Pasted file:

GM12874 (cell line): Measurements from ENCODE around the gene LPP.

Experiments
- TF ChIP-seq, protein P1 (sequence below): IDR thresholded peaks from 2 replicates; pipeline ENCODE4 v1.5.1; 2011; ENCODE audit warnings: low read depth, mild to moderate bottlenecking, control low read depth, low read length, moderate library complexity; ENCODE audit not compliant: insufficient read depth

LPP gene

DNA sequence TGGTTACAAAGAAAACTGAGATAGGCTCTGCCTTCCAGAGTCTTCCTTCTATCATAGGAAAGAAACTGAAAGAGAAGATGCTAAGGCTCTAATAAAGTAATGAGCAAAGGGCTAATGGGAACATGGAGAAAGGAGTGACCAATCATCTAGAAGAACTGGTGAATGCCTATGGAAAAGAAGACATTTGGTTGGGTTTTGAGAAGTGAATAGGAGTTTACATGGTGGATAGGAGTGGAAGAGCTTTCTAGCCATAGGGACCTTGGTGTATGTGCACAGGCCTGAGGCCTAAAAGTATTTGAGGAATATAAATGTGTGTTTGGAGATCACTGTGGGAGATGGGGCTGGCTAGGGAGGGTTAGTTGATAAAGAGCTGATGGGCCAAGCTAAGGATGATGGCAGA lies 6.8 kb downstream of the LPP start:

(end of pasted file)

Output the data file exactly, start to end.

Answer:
GM12874 (cell line): Measurements from ENCODE around the gene LPP.

Experiments
- TF ChIP-seq, protein P1 (sequence below): IDR thresholded peaks from 2 replicates; pipeline ENCODE4 v1.5.1; 2011; ENCODE audit warnings: low read depth, mild to moderate bottlenecking, control low read depth, low read length, moderate library complexity; ENCODE audit not compliant: insufficient read depth

LPP gene

DNA sequence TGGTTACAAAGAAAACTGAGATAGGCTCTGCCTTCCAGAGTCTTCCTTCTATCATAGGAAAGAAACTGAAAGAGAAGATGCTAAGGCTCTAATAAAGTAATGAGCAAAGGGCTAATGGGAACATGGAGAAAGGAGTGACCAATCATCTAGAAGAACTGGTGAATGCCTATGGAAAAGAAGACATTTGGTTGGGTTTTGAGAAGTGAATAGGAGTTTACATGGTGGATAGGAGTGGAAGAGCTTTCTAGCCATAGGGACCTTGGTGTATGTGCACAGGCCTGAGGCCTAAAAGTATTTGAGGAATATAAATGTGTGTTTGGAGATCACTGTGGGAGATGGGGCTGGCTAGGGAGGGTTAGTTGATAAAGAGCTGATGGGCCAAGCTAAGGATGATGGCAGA lies 6.8 kb downstream of the LPP start: